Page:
Modernizing Los Angeles International Airport (LAX) is one of the most extensive public works projects in California’s history. LAX serves as a hub city for more passenger airlines than any other airport in the country, and a connection point for international travelers. To ease congestion and provide a better travel experience for more than 88 million passengers, LAX is undergoing a $14 billion construction project that includes upgrades to runways, terminals, and operational systems, as well as major infrastructure improvements to the city’s metro systems. Timing is perfect for the project, as the city of Los Angeles prepares to host the 2026 FIFA World Cup and the 2028 Olympic Games.
But improving the world’s third busiest commercial airport, while remaining operational, is no easy feat. To make the project a success, design and construction teams have turned to digital technology to collaborate on over 180 design models with a dozen different trades located across 33 offices in 22 cities. Early and ongoing design reviews are critical to troubleshoot and anticipate construction issues prior to building, and software like BIM 360 within Autodesk Construction Cloud™ is key to helping LAX construction teams achieve certainty in safety, cost, and schedule, while reducing risk.
The multiphased LAX construction upgrades will allow the airport to remain one of the world’s premier transit hubs. And with passengers planning travel routes based on airport amenities and services, LAX is poised to increase traffic with its new functionality. Watch the video from B1M to learn how construction teams are creating a new and improved LAX.
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With the United States preparing to host both the 2026 FIFA World Cup and the 2028 Olympic Games, Los Angeles International Airport is undergoing one of the largest public work programs in Californian history.
With new and improved terminals, world class facilities, and along our way to connection to the city’s public transport network, this is LA’s $14 billion airport upgrade.
From its origins, as an unpaved landing strip in the 1920s, LAX has grown into one of the world’s largest aviation hubs, welcoming 88 million passengers and seeing some 690,000 aircraft movements in 2019 alone.
But while the airport has consistently ranked among the world’s busiest, it’s also infamous for poor passenger experience and extreme traffic congestion. Passenger numbers have more than doubled since the hub’s last major upgrade ahead of the 1984 Olympics and eyeing a new bid for the games Los Angeles World Airports have embarked on a 21st century overhaul.
Their upgrades to runways and operating systems form a large part of the project. The most noticeable changes for passengers will be updates to each terminal, increasing aircraft capacity and improving traveler experience. The 1.9 billion US dollar redevelopment of the Tom Bradley International Terminal is the clearest example to date. With the terminal and concourses rebuilt from scratch, the project added 116,000 square meters of space and 18 new gates, none of which can accommodate wide body aircraft like the A380.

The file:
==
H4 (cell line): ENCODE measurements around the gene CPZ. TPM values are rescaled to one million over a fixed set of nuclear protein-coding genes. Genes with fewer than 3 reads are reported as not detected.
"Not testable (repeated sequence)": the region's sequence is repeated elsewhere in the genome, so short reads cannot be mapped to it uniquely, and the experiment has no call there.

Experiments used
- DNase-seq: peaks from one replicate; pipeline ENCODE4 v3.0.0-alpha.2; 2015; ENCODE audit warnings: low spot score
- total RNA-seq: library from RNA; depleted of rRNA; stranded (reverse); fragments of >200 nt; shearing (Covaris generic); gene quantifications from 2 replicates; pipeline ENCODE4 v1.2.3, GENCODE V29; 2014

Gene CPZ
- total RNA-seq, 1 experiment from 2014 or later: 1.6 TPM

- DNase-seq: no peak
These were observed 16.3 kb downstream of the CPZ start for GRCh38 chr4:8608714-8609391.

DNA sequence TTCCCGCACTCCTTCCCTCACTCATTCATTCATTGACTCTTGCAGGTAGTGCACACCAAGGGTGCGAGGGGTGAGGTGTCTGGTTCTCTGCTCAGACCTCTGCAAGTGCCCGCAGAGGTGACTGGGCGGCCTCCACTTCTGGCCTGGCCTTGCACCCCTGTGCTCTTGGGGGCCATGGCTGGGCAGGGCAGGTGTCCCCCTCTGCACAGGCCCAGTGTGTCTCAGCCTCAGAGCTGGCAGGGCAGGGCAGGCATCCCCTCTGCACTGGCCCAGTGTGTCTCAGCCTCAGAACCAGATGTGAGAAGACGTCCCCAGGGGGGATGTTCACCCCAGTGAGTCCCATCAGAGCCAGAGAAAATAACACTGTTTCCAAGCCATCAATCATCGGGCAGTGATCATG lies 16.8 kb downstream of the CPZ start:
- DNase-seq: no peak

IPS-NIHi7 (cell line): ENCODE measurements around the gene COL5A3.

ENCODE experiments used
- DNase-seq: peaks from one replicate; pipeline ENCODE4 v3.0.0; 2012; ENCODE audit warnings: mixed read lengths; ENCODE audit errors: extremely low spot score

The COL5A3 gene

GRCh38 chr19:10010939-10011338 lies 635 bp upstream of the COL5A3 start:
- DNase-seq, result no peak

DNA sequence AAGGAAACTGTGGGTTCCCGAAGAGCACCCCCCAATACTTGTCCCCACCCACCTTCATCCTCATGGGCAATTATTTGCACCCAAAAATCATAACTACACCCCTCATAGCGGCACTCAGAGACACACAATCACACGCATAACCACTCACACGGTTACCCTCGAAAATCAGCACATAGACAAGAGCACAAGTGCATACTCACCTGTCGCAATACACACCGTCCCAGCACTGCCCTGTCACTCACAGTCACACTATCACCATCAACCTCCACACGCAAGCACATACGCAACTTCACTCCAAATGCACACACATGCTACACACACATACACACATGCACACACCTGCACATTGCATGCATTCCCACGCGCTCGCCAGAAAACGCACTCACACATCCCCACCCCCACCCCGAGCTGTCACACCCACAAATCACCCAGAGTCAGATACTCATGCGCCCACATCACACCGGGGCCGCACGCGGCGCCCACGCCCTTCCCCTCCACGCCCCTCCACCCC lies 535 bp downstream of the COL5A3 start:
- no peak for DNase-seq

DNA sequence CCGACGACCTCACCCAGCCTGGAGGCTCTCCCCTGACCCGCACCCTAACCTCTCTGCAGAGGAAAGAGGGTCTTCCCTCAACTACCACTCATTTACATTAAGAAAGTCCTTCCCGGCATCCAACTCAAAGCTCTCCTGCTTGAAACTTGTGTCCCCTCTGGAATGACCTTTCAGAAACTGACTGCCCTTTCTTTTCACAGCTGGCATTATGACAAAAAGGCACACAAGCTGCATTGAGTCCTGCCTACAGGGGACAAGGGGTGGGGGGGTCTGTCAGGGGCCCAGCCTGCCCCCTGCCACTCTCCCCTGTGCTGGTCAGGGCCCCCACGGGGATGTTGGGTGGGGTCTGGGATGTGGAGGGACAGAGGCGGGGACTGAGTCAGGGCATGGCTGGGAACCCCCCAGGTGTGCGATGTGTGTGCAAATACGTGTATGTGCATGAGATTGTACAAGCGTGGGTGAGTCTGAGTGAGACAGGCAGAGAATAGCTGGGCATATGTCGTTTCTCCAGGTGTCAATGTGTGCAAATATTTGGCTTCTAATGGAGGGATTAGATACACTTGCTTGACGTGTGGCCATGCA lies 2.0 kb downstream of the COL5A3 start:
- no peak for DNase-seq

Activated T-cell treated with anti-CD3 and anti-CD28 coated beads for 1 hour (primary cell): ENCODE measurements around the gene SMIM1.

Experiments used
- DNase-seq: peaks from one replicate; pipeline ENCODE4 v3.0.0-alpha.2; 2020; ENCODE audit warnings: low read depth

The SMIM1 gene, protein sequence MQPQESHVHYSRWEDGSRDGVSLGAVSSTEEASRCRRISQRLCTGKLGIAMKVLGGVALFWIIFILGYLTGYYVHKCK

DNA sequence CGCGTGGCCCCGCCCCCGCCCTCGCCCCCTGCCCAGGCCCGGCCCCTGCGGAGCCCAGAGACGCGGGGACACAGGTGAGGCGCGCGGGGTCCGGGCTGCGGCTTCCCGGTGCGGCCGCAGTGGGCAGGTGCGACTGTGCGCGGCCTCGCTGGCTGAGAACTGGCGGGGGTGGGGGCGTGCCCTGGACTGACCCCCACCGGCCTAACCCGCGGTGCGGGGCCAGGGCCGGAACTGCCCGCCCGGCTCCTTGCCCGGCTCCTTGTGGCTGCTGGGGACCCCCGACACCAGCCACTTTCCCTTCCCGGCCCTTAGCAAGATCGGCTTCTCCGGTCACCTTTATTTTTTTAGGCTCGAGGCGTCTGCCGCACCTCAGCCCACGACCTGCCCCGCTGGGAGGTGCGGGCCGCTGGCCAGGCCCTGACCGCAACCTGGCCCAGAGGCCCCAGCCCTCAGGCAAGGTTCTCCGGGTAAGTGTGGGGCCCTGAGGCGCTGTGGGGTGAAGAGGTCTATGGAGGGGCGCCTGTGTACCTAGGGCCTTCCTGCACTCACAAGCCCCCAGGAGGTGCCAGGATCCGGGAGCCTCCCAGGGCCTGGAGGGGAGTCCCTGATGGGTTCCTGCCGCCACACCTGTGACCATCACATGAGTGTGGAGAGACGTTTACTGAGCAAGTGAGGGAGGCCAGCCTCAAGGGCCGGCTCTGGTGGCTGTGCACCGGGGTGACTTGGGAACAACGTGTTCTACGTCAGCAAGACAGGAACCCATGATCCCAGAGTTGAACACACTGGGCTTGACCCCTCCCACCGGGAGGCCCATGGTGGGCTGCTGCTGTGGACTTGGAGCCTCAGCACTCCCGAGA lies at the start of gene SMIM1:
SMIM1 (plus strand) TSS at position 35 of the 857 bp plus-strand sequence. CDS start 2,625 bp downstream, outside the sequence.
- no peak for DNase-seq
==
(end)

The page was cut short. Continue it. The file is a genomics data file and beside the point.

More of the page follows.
The terminal will be joined by a 1.6 billion US dollar, new midfield satellite concourse in 2020. To accommodate projected growth an 11 gate concourse alongside terminal one and a new 12 gate terminal are already underway and set to be operational by 2028.
But while the growth of LAX has put pressure on existing facilities for years, it is the congestion in and around the airport which is the biggest headache for travelers.
With LAX lacking connections to other forms of transport, the only way to reach the terminals is by the notorious LAX horseshoe, a 1.6 kilometer airport loop that often takes over an hour to drive around in peak times. The 5.5 billion US dollar Landside Access Modernization Program or LAMP, was designed to cut traffic in the airports core. At the heart of LAMP is the 3.6 kilometer Automated People Mover or APM, which will connect the airports terminals to new consolidated parking and rental car facilities and give LAX a long awaited connection to the Los Angeles Metro.
Operating 24 hours a day with six stations along its route, the APM will allow passengers to seamlessly transfer from the Metro to their desired terminal in under 10 minutes and is expected to carry 30 million people each year.
Coordinating and building a project of this scale, while keeping one of the world’s busiest airports open, is an extreme task that demands digital collaboration. With designers and engineers from 12 different trades working on over 180 design models, across 33 offices in 22 cities and five different time zones, the expert team turns to Autodesk’s BIM 360 Platform.
Using BIM 360 Model Coordination, the team is able to access information about the project from anywhere in the world, at any time of day. Sharing their models and federating them in Autodesk BIM 360, designers use the softwares automatic clash detection features to identify errors, track and address them, before works were undertaken for real on site, avoiding expensive mistakes, saving time and reducing risk.
Giving the whole team access to see and understand the projects digitally in three dimensional form from anywhere in the world before construction, has been critical to the APM progressing on time and within budget. The teams on site are given high quality construction issue information and can effectively build it right, first time.
From upgrading runways and expanding terminals, to the addition of much needed transport infrastructure, all while keeping the airport operational, it’s easy to see how the upgraded LAX is the largest public projects in the city’s history.
As work continues in the buildup to 2028, regular travelers are set to see one of America’s most notorious airports cruise at new heights in the years ahead.